You were 21 when you first started filming Jersey Shore. Now you’re 30. What would 30-year-old Vinny go back and tell 21-year-old Vinny? Stop wearing all those bedazzled ugly T-Shirts. Ed Hardy. They had to go. I probably wish I would have been on the same diet I’m on now — the Keto diet — back then. And all the times I wish I would have went home back then, I would say that even when it gets tough, you can still get through it.

Was there any hesitation to reunite for Jersey Shore Family VacationThere was no hesitation at all. We’re the ones who manifested it into existence. We were in a group chat and we were saying we should do a show. Then we had our executive producer joining in and ultimately making it happen.

Photo Courtesy MTV

What should every guy try at least once in his life? A threesome.

When you’re smushing… lights on or lights off? Lights on. I’m a visual person.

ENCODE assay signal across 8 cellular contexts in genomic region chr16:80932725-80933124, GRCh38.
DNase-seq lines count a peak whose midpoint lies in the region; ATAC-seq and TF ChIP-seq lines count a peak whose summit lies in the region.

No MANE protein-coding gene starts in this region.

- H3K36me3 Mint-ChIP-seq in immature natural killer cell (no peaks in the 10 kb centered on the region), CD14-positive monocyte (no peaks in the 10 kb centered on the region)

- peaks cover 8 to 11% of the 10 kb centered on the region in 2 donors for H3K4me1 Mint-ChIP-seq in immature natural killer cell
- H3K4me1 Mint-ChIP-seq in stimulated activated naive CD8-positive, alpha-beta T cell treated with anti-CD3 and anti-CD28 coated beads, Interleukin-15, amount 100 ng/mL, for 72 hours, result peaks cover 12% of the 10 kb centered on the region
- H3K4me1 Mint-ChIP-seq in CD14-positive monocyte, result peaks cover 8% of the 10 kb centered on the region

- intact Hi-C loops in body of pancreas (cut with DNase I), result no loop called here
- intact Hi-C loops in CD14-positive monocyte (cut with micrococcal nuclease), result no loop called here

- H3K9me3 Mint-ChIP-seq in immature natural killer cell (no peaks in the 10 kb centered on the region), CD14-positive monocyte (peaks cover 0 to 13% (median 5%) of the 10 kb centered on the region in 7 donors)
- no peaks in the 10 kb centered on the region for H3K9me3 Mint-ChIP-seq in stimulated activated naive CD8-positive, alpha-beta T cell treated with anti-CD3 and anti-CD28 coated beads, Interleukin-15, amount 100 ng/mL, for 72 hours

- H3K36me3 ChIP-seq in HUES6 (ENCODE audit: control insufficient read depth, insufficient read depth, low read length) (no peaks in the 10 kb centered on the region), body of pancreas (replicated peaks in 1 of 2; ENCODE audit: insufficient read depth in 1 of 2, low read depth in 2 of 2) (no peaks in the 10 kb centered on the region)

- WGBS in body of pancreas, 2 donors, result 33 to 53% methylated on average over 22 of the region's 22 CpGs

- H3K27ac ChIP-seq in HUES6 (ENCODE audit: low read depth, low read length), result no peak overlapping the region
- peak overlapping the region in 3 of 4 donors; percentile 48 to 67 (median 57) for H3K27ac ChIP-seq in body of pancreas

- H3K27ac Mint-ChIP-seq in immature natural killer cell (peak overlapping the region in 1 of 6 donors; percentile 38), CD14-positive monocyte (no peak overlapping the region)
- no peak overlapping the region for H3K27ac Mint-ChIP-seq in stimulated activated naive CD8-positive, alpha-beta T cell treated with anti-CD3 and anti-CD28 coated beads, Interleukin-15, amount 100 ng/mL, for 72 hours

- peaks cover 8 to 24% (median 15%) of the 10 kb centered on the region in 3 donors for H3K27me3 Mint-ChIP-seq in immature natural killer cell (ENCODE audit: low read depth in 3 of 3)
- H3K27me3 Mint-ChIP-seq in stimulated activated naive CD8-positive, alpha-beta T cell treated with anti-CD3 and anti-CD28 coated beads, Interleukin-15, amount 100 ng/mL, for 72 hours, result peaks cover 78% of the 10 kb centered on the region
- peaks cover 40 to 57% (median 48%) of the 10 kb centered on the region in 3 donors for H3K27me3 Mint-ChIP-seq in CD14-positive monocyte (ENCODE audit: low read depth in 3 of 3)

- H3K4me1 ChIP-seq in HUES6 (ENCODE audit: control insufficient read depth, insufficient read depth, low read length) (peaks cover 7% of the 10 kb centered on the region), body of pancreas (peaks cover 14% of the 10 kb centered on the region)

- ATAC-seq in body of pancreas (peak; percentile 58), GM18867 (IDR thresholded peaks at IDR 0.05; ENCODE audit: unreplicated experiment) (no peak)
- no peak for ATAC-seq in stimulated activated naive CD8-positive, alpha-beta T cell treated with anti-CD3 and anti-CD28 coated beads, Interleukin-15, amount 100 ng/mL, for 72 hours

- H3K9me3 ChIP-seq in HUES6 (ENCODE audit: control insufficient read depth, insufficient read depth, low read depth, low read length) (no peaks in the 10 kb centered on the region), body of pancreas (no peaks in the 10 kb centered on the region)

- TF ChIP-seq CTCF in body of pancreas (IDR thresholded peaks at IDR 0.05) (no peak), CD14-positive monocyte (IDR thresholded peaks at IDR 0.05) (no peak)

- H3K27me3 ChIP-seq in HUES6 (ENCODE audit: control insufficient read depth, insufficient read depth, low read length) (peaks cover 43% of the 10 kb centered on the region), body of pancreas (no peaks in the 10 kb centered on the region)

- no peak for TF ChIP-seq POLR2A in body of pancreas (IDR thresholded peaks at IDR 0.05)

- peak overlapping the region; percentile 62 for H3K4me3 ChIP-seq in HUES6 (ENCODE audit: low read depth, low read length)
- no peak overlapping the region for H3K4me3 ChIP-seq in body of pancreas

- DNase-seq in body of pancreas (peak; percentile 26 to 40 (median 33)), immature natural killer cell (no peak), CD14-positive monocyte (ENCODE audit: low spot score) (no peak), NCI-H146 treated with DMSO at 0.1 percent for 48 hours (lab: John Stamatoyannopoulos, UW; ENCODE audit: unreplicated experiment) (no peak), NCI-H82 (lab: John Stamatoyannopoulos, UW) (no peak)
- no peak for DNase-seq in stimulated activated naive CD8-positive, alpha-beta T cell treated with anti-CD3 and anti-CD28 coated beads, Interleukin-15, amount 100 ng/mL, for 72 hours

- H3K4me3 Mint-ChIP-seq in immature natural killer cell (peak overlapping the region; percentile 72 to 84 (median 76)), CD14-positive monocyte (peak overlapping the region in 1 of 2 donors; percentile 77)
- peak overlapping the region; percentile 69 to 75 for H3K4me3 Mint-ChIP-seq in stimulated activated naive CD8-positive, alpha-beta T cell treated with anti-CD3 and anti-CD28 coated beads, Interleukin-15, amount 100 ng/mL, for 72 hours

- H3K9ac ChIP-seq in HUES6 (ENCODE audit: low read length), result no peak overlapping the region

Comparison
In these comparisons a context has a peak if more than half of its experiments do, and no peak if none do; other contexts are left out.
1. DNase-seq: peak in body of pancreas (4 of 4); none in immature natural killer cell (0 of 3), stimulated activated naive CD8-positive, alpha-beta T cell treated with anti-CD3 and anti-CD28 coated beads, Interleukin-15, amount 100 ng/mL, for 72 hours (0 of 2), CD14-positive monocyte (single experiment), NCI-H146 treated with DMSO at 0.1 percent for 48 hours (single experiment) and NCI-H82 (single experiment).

What do you look for in a girl? I look for chemistry. I like it to be easy. Not in a sleazy way. I just like when we’re connected and on the same page and nothing has to be said and we just know what the other person is thinking.

What are your deal breakers in a relationship? Smoking is pretty bad. But today, it’s so rare to see a girl smoking. When you see a girl smoking it’s like, ‘Oooh, she’s bad. Who hurt you?’

You’re recently single. Are you on any dating apps? I have an old profile on Tinder. Maybe it’s still there, but I’m not on there. There’s a celebrity dating app for celebrities I tried to get on, but they turned me down from joining.

If you were elected president, what is the first thing you’d do? Cut taxes.